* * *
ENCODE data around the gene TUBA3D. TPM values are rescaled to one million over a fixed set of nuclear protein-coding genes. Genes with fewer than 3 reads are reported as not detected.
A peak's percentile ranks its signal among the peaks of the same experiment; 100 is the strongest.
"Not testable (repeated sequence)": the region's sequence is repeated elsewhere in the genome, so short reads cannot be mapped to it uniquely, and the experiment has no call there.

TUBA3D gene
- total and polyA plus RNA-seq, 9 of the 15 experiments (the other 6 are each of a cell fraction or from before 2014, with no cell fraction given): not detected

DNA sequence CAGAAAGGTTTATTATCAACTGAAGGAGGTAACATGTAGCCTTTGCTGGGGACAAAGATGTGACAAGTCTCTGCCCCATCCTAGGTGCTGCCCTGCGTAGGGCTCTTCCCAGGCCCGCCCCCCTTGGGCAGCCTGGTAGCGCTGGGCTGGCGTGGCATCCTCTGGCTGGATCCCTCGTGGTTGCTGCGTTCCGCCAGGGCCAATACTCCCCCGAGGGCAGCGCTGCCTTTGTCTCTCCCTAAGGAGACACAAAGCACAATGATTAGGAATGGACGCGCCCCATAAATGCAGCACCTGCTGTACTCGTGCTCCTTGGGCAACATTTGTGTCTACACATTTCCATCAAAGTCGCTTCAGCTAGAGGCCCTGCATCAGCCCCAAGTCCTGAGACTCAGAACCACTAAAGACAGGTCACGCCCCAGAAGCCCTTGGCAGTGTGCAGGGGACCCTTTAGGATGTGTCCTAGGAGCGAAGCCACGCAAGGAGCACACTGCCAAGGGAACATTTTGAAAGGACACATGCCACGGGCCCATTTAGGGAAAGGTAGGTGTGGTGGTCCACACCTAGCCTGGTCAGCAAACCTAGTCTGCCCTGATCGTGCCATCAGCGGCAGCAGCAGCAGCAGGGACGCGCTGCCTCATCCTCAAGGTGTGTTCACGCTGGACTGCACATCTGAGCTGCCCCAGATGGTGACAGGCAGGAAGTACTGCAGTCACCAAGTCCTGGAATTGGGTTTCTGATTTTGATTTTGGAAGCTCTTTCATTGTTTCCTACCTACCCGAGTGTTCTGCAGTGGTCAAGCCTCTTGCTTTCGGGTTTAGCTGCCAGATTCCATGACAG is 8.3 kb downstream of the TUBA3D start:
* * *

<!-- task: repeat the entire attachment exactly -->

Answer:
ENCODE data around the gene TUBA3D. TPM values are rescaled to one million over a fixed set of nuclear protein-coding genes. Genes with fewer than 3 reads are reported as not detected.
A peak's percentile ranks its signal among the peaks of the same experiment; 100 is the strongest.
"Not testable (repeated sequence)": the region's sequence is repeated elsewhere in the genome, so short reads cannot be mapped to it uniquely, and the experiment has no call there.

TUBA3D gene
- total and polyA plus RNA-seq, 9 of the 15 experiments (the other 6 are each of a cell fraction or from before 2014, with no cell fraction given): not detected

DNA sequence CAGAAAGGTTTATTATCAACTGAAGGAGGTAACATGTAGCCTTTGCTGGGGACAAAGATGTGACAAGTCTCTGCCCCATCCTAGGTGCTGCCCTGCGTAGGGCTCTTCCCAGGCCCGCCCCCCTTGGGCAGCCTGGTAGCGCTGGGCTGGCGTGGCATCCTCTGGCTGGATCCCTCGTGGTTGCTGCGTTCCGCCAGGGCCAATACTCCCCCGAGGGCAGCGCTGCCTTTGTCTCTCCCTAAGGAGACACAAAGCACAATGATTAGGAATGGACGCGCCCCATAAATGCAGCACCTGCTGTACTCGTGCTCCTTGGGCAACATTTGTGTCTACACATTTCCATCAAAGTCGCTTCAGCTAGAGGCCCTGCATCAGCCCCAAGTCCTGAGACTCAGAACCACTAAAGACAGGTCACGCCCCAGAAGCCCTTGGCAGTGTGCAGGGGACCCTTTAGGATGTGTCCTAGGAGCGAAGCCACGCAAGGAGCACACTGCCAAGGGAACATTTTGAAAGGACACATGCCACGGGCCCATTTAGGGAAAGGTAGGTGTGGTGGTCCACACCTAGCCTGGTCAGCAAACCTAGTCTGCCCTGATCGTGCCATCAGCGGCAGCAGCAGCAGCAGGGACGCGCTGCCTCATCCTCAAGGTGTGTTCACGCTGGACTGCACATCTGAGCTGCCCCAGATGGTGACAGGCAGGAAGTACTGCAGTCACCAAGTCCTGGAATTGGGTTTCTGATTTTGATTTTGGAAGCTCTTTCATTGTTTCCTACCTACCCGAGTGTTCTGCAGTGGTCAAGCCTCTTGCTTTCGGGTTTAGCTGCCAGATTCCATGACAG is 8.3 kb downstream of the TUBA3D start: